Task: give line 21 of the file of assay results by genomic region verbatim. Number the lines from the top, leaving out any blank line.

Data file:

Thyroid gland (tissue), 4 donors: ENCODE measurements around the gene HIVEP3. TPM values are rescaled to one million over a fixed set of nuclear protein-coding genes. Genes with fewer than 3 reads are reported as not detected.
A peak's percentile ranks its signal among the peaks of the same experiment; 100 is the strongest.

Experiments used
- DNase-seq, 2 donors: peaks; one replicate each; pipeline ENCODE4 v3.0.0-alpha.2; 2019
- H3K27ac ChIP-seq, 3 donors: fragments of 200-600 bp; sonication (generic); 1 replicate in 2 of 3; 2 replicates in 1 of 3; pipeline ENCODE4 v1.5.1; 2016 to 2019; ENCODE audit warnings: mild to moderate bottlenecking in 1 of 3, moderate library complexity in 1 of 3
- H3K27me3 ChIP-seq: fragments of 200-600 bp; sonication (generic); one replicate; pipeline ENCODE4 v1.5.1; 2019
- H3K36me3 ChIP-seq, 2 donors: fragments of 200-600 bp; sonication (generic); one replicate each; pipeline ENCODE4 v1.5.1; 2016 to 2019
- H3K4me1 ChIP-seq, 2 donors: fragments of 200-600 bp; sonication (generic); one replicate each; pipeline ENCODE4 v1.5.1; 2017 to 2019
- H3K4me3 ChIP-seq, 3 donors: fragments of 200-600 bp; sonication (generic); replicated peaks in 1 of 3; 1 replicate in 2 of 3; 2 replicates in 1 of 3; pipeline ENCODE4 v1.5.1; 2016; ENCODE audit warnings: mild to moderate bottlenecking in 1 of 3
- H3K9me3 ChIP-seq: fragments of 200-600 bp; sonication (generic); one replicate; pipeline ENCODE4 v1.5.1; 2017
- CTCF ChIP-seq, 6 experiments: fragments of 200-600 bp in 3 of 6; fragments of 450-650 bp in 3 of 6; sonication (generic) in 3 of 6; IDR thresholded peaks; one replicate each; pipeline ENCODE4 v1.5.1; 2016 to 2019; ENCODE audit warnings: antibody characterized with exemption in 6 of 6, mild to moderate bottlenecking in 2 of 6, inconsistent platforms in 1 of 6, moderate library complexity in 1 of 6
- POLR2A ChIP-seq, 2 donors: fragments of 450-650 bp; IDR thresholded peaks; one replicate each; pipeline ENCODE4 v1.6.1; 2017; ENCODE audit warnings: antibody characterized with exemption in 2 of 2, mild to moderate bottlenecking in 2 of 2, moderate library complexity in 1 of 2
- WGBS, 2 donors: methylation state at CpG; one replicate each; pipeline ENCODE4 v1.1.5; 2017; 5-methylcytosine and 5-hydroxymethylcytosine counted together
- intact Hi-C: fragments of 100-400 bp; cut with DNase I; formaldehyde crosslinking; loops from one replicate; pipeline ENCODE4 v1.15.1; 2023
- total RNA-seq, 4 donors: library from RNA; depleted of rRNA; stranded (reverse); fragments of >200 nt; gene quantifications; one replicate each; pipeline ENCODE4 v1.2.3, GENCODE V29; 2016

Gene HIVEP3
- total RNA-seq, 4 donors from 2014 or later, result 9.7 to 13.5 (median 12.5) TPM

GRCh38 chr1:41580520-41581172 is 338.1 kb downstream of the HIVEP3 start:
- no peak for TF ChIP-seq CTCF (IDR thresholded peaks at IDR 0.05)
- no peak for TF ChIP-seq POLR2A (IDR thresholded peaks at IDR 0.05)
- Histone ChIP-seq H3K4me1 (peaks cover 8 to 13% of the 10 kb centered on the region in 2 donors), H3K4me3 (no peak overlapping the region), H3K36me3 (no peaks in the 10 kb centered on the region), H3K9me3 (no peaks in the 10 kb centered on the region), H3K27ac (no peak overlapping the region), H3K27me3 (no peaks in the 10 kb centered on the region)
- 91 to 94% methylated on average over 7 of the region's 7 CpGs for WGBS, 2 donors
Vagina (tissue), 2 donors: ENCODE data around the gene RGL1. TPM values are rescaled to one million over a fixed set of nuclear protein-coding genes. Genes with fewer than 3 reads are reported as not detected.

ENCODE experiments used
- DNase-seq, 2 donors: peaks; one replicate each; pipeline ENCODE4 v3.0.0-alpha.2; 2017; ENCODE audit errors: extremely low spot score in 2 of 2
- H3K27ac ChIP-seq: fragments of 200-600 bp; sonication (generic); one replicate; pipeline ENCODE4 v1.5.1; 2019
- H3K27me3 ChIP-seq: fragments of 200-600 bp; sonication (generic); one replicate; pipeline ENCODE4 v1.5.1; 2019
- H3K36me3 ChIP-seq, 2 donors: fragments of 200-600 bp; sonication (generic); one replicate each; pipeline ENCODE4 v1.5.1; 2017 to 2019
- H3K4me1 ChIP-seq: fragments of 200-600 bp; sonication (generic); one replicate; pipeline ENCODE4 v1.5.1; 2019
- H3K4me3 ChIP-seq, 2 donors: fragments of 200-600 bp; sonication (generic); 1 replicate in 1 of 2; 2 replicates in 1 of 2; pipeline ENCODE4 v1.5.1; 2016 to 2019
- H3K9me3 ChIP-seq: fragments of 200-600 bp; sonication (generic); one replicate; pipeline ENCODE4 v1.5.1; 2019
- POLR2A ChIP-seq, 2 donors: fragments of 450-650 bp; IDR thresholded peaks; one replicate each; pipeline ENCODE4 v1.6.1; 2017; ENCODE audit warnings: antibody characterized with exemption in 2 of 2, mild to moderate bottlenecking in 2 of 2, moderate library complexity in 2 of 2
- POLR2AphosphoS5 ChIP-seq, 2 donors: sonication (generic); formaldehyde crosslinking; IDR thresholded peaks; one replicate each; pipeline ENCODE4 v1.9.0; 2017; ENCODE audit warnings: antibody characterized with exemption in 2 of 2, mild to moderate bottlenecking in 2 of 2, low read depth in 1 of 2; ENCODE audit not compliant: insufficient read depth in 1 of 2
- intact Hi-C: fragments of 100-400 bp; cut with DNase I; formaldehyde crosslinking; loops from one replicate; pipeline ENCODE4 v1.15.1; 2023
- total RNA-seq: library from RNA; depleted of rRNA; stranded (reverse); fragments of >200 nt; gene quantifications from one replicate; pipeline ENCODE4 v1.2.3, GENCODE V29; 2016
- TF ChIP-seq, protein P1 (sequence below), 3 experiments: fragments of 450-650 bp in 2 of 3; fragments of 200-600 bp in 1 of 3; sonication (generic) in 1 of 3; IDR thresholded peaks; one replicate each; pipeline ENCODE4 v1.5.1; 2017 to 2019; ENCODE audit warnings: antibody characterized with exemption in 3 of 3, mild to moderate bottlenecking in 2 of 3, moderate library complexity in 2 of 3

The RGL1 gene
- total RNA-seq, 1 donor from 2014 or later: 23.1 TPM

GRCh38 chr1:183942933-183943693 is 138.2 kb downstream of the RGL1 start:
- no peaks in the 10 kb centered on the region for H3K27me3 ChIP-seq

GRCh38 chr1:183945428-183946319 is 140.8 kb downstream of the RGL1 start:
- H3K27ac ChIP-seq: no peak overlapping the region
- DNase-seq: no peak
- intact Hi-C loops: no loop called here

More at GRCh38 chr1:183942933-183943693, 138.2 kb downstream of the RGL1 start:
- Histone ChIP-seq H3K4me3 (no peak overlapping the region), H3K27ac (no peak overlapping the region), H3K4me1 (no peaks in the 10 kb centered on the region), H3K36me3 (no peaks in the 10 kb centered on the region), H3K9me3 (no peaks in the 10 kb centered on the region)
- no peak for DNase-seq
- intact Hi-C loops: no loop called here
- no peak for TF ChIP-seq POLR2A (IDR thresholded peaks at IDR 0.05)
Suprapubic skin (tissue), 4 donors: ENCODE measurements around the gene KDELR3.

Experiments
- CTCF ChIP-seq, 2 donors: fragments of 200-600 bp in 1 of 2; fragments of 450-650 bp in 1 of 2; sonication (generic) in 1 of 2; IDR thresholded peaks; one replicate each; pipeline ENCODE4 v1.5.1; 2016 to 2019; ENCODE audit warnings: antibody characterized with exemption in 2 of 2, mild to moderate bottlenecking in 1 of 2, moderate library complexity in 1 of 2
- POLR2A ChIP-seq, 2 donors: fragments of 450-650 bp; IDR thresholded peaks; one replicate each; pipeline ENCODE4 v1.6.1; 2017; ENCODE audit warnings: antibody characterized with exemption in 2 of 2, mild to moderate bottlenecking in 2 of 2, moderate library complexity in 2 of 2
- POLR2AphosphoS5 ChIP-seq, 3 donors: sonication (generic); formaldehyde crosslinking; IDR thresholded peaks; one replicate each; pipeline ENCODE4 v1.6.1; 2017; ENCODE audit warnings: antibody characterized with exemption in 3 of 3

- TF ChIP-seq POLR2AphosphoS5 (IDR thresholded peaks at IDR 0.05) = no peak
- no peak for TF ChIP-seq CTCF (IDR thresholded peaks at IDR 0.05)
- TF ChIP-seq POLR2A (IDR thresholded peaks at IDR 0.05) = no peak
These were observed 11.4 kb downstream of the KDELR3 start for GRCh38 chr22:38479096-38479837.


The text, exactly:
- Histone ChIP-seq H3K4me1 (peaks cover 8 to 13% of the 10 kb centered on the region in 2 donors), H3K4me3 (no peak overlapping the region), H3K36me3 (no peaks in the 10 kb centered on the region), H3K9me3 (no peaks in the 10 kb centered on the region), H3K27ac (no peak overlapping the region), H3K27me3 (no peaks in the 10 kb centered on the region)